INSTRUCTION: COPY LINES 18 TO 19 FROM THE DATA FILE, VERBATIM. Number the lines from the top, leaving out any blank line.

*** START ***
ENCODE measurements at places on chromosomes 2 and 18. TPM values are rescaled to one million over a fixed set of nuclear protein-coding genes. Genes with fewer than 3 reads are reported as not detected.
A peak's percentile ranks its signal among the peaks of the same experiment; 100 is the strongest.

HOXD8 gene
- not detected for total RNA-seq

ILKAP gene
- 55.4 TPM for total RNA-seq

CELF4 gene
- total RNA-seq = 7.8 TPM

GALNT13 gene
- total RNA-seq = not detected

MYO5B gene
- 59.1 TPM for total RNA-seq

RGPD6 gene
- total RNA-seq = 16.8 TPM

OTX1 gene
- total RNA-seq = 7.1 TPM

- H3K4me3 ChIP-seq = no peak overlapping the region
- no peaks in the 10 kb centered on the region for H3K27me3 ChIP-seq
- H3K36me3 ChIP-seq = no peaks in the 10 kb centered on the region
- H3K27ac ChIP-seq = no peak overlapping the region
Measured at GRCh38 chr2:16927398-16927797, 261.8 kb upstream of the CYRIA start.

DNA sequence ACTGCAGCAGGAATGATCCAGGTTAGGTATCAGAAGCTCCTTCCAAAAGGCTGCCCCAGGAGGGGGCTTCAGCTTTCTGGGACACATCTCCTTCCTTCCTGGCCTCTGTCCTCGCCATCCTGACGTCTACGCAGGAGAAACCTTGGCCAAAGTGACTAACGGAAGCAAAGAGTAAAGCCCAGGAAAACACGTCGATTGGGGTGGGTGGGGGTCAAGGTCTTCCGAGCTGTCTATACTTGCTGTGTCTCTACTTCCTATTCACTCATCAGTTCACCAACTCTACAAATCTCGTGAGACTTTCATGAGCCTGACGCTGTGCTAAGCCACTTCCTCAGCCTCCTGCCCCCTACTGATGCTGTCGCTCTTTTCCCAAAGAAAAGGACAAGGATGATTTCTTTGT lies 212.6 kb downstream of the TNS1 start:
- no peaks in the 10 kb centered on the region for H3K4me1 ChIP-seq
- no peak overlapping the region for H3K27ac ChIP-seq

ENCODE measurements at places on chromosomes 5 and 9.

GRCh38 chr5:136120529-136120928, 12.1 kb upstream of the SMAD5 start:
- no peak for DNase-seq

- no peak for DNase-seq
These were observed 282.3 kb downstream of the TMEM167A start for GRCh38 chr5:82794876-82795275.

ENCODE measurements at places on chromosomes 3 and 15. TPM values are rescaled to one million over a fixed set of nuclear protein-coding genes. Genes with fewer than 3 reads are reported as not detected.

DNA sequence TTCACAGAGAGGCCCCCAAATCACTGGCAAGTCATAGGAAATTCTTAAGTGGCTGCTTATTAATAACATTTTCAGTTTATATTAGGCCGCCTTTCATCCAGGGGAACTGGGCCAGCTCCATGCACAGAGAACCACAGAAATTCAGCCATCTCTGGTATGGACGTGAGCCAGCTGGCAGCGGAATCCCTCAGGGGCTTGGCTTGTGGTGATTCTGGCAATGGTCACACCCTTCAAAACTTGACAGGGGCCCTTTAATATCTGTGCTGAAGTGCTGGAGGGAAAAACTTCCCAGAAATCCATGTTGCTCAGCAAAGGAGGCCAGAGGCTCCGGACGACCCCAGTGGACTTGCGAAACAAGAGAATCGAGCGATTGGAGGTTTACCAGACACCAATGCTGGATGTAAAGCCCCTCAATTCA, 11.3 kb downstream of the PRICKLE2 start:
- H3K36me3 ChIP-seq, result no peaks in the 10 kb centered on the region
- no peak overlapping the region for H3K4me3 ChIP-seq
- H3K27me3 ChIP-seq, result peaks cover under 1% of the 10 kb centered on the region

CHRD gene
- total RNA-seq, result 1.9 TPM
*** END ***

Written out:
- no peaks in the 10 kb centered on the region for H3K27me3 ChIP-seq
- H3K36me3 ChIP-seq = no peaks in the 10 kb centered on the region